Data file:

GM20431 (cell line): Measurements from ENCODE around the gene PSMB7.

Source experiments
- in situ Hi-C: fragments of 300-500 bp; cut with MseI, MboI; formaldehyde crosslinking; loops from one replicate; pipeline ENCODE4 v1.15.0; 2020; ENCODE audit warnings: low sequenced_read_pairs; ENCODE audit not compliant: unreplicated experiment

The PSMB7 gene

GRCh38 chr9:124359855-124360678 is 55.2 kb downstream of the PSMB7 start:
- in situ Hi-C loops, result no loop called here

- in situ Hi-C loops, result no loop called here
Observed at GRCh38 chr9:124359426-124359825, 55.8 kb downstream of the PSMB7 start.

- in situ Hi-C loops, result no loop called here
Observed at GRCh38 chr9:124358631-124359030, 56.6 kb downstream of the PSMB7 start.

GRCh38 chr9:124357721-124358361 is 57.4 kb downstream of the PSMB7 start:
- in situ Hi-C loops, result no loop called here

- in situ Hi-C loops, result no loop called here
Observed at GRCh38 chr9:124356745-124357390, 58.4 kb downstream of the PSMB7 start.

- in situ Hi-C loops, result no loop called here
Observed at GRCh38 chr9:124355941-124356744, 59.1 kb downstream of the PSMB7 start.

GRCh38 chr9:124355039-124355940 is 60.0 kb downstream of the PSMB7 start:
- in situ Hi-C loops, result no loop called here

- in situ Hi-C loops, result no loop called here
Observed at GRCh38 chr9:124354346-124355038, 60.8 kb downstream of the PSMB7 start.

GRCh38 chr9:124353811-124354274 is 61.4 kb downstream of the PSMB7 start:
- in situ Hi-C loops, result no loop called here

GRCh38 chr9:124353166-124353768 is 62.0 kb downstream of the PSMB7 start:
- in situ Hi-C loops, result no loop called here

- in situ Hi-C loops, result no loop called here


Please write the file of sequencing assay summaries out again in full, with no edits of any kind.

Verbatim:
GM20431 (cell line): Measurements from ENCODE around the gene PSMB7.

Source experiments
- in situ Hi-C: fragments of 300-500 bp; cut with MseI, MboI; formaldehyde crosslinking; loops from one replicate; pipeline ENCODE4 v1.15.0; 2020; ENCODE audit warnings: low sequenced_read_pairs; ENCODE audit not compliant: unreplicated experiment

The PSMB7 gene

GRCh38 chr9:124359855-124360678 is 55.2 kb downstream of the PSMB7 start:
- in situ Hi-C loops, result no loop called here

- in situ Hi-C loops, result no loop called here
Observed at GRCh38 chr9:124359426-124359825, 55.8 kb downstream of the PSMB7 start.

- in situ Hi-C loops, result no loop called here
Observed at GRCh38 chr9:124358631-124359030, 56.6 kb downstream of the PSMB7 start.

GRCh38 chr9:124357721-124358361 is 57.4 kb downstream of the PSMB7 start:
- in situ Hi-C loops, result no loop called here

- in situ Hi-C loops, result no loop called here
Observed at GRCh38 chr9:124356745-124357390, 58.4 kb downstream of the PSMB7 start.

- in situ Hi-C loops, result no loop called here
Observed at GRCh38 chr9:124355941-124356744, 59.1 kb downstream of the PSMB7 start.

GRCh38 chr9:124355039-124355940 is 60.0 kb downstream of the PSMB7 start:
- in situ Hi-C loops, result no loop called here

- in situ Hi-C loops, result no loop called here
Observed at GRCh38 chr9:124354346-124355038, 60.8 kb downstream of the PSMB7 start.

GRCh38 chr9:124353811-124354274 is 61.4 kb downstream of the PSMB7 start:
- in situ Hi-C loops, result no loop called here

GRCh38 chr9:124353166-124353768 is 62.0 kb downstream of the PSMB7 start:
- in situ Hi-C loops, result no loop called here

- in situ Hi-C loops, result no loop called here